PLEASE take time to look at the chart and read the article on The 5 Steps of Effective Church Communications. This will give you an idea of the volume and type of materials you need to produce for a truly effective communication ministry in your church that will get people into the church, involve them in the church, and grow them to Christian maturity. Your communication coordinator must understand this system and be committed to it for your church communication program to be an active tool in helping your church fully fulfill the Great Commission. At the start of the hiring or volunteer recruiting process you need to clearly define all the work that needs to be done and then clearly communicate your expectations for getting it done. When you look at The 5 Steps chart, it is easy to be overwhelmed with the amount of work that needs to be done. That is a correct assessment of the situation. There is an overwhelming amount of work-we are communicating to alter the eternal destinies of people. What is important to understand is that all the work can't be done by just one person. That is why the following characteristic is also vitally important:
A church communication coordinator must understand what he or she can personally create and what to delegate
To get all the communications work done that you need to, it's important to divide your church communication production in the following way and to recruit more people to help in the overall communication ministry. In addition, if you understand these two levels it helps to define the job description for your communication coordinator. These two levels are explained in more detail in the article, The Two Production Levels of Effective Church Communication, but a brief summary/review follows:
1. The PR Communication Level
2. The Ministry Communication Level
It is important to understand these two levels in terms of:
1) the communications produced in each one,
2) who does the communications and
3) the guidelines and standards for each one.
For both of the levels described below, keep in mind the publications can be in either print or digital formats.
The PR Communication Level
- Communications produced: overall pieces that represent the church, such as the logo, stationary, business cards, primary bulletin, newsletter, major outreach pieces, primary website and social media, and major ministry brochures.
- Communications producer: usually a staff person, often the communication coordinator, whose job may or may not have other responsibilities. The larger the church, the more it is recommended that the church hire someone specifically to create and oversee communications. This could also be done by a volunteer who has the time and commitment to work closely with the church staff.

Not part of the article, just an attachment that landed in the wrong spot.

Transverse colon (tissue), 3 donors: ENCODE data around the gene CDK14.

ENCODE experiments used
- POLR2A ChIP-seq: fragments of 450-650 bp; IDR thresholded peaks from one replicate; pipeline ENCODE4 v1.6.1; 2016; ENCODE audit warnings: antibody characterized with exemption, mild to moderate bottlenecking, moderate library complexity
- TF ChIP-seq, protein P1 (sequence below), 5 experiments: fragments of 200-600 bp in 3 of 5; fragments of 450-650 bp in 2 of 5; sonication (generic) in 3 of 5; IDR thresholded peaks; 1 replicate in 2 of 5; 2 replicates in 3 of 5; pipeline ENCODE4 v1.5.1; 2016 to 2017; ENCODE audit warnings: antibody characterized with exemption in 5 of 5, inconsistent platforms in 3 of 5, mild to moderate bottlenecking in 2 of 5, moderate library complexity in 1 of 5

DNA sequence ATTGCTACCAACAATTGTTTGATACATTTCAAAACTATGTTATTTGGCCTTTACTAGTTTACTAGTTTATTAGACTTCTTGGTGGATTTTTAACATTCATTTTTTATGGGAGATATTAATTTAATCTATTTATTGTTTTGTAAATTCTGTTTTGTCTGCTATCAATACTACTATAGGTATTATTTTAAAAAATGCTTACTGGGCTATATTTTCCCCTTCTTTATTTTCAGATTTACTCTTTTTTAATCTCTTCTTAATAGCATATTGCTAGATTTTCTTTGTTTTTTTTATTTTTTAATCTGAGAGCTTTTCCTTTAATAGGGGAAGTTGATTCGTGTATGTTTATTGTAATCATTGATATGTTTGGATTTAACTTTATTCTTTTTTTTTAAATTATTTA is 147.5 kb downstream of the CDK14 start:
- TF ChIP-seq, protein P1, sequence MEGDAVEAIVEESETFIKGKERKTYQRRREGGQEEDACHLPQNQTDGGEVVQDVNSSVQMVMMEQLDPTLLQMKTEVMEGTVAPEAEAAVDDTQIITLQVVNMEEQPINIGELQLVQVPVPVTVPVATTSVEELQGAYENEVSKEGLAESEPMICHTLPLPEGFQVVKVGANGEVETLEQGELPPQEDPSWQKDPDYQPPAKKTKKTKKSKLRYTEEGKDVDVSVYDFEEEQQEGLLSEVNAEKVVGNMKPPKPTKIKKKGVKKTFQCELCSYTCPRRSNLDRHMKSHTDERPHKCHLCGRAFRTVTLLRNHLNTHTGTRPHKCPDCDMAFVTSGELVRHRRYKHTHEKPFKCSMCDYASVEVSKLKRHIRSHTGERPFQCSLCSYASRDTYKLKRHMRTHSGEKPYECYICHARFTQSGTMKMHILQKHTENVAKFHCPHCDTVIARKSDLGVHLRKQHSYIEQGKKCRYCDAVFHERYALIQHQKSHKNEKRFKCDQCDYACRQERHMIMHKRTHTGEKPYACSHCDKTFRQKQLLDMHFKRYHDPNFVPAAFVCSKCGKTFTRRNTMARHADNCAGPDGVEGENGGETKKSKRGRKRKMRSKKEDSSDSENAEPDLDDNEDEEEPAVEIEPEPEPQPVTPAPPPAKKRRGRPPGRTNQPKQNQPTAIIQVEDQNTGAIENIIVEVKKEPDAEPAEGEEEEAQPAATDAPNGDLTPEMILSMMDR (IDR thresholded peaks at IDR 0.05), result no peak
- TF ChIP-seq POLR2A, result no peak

- Communications standards: usually somewhat strict, as these pieces reflect the overall vision and reputation of the church.
Ministry Communication Level
- Communications produced: everything else in the church outside the communications listed above, from very simple notices, lessons, flyers and announcements to more complex communication projects.
- Communications producers: THIS IS IMPORTANT: here a staff person, such as your communications coordinator, or perhaps a key volunteer may oversee, train, encourage and help, but that person cannot do everything needed for a complete communication ministry in the church, nor should they. Ideally, every ministry in the church (children's, youth, men's, women's, etc.) should have at least one person who can help do the communications needed for that ministry. At this level, the church communications coordinator becomes a coach and encourager.
- Communications standards: much more flexible. You do not need the same standards of design or perfection for a one-time postcard that is going to remind the guys of the men's breakfast that you do for the four-color, outreach brochure for the church. If you are too hard on volunteers, they'll quit. People do improve in communication creation skills with time, training and encouragement and the ministry communication person needs to decide what is really important in standards and what is picky personal preference. Train to bring up to important standards and let the personal preference issues slide.
The church communication coordinator must be totally committed to fully fulfilling the Great Commission
Fully fulfilling the Great Commission means to make disciples. The articles on discipleship (please take time to read the article at this link) on this site go into detail on why this is so important, but this core characteristic cannot be overlooked. I have seen so much in the over twenty years I have traveled and taught church communications, but one thing that continuously amazes me is how obvious it is when church communications are created with the glory of God, obedience to the Great Commission, and the fulfillment of God's purposes as the primary goals, how God blesses that church.